A maturing market amid the mayhem
Are you happy with the direct tax code?
Though these slabs will put some extra money in taxpayers’ pockets as compared to existing slabs, the original slabs proposed in the first draft of the direct tax code have been diluted.
The original code proposed that income up to 10,00,000 rupees would be taxed at the rate of 10 percent, but the tax slabs announced on Thursday propose a tax of 20 percent for income between 500,000 – 10,00,000 rupees and a tax of 10 percent on income between 200,000 – 500,000 rupees.
The new proposal exempts income up to 200,000 rupees from taxes. For senior citizens, the basic exemption would be hiked to 250,000 rupees.
(Direct Tax Code Bill – Changes in personal taxation, click here)
The other good news is that investments like PF and PPF would continue to be treated as per EEE (exempt-exempt-exempt) method, meaning you will not have to pay any tax at the time of redemption.
The initial proposals recommended that such investments be treated under EET method, meaning they would have been taxed at redemption.
Those who have a home loan also have reason to cheer, as the interest exemption would continue for up to 150,000 rupees annually.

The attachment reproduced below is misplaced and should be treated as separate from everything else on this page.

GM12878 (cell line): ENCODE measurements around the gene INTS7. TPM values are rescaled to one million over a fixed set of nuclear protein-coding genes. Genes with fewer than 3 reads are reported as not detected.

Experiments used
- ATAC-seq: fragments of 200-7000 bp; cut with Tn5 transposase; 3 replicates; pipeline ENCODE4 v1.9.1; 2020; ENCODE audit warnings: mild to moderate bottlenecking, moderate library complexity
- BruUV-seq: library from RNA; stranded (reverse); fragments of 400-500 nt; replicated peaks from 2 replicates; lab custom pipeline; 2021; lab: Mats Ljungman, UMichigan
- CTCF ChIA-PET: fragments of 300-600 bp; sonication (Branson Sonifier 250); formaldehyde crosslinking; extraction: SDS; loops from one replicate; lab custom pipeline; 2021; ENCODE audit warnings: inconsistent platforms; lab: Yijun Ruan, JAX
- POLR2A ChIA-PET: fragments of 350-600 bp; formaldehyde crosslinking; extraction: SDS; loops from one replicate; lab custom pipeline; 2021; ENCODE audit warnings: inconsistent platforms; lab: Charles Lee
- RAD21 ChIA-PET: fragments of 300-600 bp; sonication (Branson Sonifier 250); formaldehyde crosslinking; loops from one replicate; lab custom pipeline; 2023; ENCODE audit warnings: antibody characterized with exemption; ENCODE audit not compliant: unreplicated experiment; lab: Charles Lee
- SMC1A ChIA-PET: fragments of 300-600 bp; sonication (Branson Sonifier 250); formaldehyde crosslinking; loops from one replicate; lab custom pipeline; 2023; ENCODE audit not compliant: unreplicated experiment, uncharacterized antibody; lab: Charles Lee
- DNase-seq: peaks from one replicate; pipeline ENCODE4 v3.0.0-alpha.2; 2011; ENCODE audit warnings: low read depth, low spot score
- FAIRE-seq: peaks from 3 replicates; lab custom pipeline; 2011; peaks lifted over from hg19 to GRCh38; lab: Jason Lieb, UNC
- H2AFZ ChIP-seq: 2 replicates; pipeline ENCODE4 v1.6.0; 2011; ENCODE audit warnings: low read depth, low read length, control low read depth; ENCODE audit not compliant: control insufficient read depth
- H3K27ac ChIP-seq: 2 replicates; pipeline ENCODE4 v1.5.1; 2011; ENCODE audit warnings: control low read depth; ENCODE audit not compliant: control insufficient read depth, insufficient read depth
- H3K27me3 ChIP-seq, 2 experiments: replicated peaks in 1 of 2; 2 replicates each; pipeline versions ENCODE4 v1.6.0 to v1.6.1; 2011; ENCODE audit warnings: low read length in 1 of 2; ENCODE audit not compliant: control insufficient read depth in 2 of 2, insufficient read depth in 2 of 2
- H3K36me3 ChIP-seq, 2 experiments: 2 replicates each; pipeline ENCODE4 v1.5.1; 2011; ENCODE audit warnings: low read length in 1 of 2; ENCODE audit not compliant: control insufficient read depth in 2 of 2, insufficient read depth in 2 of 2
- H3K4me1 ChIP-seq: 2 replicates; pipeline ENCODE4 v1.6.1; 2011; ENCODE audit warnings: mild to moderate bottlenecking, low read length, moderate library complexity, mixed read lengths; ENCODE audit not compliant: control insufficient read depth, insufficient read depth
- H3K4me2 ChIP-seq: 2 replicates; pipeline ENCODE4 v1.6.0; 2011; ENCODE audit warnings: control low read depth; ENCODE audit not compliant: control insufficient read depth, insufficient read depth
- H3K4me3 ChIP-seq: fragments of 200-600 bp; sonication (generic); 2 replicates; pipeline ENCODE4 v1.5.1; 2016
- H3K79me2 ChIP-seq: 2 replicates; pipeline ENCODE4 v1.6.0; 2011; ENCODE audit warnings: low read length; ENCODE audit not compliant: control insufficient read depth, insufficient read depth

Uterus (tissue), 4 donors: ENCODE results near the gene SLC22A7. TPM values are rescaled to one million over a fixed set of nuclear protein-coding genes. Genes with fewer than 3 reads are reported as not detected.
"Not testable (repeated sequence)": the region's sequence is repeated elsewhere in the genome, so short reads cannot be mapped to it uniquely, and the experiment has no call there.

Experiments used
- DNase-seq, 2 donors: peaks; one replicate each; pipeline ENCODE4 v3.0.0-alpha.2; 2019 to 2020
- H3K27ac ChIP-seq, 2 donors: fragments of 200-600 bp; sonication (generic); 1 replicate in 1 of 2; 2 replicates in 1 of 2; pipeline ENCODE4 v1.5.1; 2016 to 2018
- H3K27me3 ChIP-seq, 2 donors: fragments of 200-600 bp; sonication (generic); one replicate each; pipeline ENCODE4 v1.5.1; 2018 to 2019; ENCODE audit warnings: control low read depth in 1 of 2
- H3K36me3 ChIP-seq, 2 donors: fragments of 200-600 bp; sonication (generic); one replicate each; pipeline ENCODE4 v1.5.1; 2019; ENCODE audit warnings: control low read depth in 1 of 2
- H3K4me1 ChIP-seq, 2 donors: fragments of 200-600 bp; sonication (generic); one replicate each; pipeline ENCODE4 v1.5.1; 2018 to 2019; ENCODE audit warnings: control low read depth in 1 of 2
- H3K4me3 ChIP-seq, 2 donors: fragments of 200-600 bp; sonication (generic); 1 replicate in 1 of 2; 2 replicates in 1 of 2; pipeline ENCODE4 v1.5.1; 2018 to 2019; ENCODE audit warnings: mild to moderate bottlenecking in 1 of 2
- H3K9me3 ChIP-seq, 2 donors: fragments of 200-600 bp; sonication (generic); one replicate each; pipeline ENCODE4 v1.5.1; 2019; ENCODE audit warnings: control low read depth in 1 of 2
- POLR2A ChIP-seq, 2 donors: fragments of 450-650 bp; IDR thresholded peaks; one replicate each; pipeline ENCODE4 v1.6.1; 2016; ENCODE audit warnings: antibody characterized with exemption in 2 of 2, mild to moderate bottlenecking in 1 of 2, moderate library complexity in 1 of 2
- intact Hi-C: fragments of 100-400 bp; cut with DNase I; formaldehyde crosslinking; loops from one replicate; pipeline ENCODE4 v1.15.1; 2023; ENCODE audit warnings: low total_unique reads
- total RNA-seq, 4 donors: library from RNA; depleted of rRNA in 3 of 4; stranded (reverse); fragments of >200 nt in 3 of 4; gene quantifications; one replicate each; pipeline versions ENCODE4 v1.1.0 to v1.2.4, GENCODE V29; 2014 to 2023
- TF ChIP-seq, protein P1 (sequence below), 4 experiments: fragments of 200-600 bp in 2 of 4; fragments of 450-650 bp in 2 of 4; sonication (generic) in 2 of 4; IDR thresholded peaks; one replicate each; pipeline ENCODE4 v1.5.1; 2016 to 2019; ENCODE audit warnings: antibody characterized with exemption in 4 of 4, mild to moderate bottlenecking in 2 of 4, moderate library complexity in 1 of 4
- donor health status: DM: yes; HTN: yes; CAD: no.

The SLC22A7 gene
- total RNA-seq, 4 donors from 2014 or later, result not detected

But the revised direct tax code was silent on the HRA (house rent allowance) exemption claimed by individuals staying in rented accommodation.
If this exemption is no longer available, it may force employers to consider providing rent-free accommodation rather than HRA, which keeping in view the perquisite rules may be more tax-friendly, according to a media report.
People would also need to get used to new ways of saving tax, especially those who invest in ULIPs and tax-saving mutual funds (ELSS), as these would no longer be available for exemption once the new code comes into affect.
Are you happy with the new changes proposed in the direct tax code? What suggestions would you want to make?
(UPDATE: The direct tax code bill was tabled in parliament on August 30, 2010. The new code will be applicable from April 1, 2012, instead of next year as proposed earlier by the finance minister)